Waste Remote Handling Facility in WIPPUnited States policies governing the permanent disposal of high-level radioactive waste are defined by the Nuclear Waste Policy Act of 1982 as amended. This act specifies that high-level radioactive waste will be disposed of underground, in a deep geologic repository and that Yucca Mountain, Nevada, will be the single candidate site for characterization as a potential geologic repository. This act provides for a procedure and timetable for the site selection, construction, and operation of HLW mined geologic repositories.

 

  • Uranium Fuel Cycle
  • Nuclear Organizations
    • The American Nuclear Society (ANS) is a not-for-profit, international, scientific and educational organization established by a group of individuals who recognized the need to unify the professional activities within the diverse fields of nuclear science and technology.
    • The International Atomic Energy Agency (IAEA) serves as the world's central intergovernmental forum for scientific and technical cooperation in the nuclear field, and as the international inspectorate for the application of nuclear safeguards and verification measures covering civilian nuclear programs.
    • The Nuclear Energy Institute (NEI) is the policy organization of the nuclear energy and technologies industry and participates in both the national and global policy-making process.
    • The World Nuclear Association is the global industrial organization that seeks to promote the peaceful worldwide use of nuclear power as a sustainable energy resource for the coming centuries.

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HLW programs in the US
The Yucca Mountain Site Characterization Project (YMP) is to determine if Yucca Mountain, Nevada, US, is a suitable site for a spent nuclear fuel and high-level radioactive waste repository.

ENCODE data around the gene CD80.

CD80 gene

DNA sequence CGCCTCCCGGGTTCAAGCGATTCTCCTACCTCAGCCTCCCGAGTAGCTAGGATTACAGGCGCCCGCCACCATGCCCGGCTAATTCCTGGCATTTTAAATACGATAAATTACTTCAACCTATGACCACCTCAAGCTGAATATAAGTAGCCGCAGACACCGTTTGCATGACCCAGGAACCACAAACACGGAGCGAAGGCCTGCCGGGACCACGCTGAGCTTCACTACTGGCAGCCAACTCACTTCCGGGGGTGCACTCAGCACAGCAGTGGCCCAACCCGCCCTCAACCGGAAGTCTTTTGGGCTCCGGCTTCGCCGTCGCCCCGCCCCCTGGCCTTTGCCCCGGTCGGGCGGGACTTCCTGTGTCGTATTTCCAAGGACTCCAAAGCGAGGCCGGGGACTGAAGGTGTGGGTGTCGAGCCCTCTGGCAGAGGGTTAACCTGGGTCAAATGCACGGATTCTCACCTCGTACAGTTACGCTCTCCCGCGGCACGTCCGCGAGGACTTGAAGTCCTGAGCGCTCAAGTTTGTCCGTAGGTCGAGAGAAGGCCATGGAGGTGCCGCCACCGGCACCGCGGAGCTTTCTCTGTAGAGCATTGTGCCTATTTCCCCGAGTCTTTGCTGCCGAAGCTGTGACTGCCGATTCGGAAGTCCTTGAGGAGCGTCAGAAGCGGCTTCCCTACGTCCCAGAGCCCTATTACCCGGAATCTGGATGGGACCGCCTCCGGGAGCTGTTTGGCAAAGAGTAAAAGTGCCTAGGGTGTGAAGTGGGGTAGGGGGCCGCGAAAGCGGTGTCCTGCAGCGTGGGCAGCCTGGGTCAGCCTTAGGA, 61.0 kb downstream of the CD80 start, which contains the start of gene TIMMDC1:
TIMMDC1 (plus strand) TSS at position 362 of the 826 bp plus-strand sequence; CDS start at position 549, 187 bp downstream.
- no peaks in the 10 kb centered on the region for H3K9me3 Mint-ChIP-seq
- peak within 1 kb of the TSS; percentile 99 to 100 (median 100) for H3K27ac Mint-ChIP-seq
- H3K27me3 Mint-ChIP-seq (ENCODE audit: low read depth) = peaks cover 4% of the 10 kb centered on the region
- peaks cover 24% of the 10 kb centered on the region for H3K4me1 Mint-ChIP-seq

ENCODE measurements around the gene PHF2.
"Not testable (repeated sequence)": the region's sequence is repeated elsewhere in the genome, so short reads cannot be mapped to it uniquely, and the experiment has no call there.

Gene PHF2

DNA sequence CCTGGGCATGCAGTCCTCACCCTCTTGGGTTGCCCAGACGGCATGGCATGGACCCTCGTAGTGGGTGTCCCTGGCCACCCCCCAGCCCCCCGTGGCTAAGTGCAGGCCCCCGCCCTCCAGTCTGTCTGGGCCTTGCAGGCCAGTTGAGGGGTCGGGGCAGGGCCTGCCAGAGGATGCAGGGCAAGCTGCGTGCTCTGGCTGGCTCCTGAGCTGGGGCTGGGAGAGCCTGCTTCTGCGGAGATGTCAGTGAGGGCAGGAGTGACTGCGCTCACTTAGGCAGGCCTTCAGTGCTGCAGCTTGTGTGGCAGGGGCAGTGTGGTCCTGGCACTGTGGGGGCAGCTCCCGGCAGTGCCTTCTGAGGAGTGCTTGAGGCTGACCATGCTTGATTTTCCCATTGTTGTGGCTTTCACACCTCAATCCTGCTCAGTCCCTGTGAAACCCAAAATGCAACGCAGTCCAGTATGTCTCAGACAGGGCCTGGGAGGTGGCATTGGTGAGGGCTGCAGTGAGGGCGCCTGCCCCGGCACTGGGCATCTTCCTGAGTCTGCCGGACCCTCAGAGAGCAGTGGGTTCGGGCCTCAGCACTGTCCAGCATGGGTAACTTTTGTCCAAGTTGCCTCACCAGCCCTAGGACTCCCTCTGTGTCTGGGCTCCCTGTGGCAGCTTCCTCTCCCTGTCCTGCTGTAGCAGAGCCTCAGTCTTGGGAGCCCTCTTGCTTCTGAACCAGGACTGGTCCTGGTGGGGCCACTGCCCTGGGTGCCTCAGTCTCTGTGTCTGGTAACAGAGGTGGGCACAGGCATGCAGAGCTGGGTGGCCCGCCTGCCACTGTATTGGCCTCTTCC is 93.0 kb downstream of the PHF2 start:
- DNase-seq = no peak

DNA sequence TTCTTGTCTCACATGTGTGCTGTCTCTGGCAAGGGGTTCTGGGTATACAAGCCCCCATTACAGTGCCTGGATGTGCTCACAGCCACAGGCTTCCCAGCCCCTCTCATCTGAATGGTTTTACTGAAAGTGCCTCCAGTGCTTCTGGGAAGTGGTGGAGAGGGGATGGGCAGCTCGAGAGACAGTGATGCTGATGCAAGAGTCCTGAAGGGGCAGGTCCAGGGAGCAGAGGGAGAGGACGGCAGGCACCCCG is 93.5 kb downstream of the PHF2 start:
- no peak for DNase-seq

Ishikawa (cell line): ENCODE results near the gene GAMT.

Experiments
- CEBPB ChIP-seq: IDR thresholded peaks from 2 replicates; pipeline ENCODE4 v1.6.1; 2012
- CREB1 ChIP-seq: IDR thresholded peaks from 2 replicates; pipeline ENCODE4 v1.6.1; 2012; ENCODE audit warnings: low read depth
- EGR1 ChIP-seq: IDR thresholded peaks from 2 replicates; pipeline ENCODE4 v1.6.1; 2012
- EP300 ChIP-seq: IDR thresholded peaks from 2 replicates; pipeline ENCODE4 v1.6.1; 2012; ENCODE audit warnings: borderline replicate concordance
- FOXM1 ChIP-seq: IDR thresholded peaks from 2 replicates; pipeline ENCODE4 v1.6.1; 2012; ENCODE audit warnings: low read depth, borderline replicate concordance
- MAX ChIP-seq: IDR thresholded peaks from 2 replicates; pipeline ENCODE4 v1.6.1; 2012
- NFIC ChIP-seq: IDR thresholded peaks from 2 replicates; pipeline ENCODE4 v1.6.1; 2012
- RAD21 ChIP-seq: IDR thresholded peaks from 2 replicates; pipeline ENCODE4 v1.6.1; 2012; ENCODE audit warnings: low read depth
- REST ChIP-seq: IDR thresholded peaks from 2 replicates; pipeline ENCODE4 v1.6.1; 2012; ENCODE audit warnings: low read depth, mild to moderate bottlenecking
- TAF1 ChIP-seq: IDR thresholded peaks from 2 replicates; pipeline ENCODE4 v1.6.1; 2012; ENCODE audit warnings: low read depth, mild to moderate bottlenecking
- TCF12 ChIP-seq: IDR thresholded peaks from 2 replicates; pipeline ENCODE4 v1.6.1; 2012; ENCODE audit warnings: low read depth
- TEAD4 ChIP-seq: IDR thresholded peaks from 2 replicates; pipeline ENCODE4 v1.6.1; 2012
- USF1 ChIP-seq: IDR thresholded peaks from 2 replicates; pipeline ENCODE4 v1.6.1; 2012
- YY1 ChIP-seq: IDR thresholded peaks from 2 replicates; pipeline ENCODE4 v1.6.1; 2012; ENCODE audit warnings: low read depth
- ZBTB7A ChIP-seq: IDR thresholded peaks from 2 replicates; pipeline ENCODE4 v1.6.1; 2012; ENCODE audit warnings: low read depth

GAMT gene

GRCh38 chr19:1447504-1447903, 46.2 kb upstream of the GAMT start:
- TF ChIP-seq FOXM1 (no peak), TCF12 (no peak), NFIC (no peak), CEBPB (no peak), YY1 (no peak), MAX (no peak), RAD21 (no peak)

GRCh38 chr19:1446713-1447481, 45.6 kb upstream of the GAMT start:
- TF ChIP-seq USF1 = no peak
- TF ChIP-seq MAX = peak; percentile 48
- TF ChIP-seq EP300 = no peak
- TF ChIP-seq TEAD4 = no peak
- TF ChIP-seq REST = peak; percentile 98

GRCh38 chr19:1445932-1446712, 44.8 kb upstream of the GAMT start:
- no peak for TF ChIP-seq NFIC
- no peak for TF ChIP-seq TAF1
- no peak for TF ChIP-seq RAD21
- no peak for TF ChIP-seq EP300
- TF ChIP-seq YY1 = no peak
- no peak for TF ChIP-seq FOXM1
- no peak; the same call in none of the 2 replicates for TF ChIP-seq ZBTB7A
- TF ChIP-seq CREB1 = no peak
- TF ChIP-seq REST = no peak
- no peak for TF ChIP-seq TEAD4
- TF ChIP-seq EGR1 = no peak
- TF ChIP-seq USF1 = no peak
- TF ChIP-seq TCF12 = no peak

The Waste Isolation Pilot Plant (WIPP) is the world's first underground repository licensed to safely and permanently dispose of transuranic radioactive waste left from the research and production of nuclear weapons in the US.

The Office of Civilian Radioactive Waste Management (OCRWM) resides within the U.S. Department of Energy (DOE) to develop and manage a Federal system for disposing of all spent nuclear fuel from commercial nuclear reactors and high-level radioactive waste resulting from atomic energy defense activities.

The Nuclear Regulatory Commission (NRC) is to regulate the Nation's civilian use of byproduct, source, and special nuclear materials to ensure adequate protection of public health and safety, to promote the common defense and security, and to protect the environment.

The Nuclear Waste Technical Review Board (NWTRB) is an independent agency of the US Government to provide independent scientific and technical oversight of the US program for management and disposal of high-level radioactive waste and spent nuclear fuel from civilian nuclear power plants.

The Sandia National Laboratories (SNL) is the US national laboratory involved in both WIPP and YMP as the major science adviser.

The Nuclear Waste Policy Act of 1982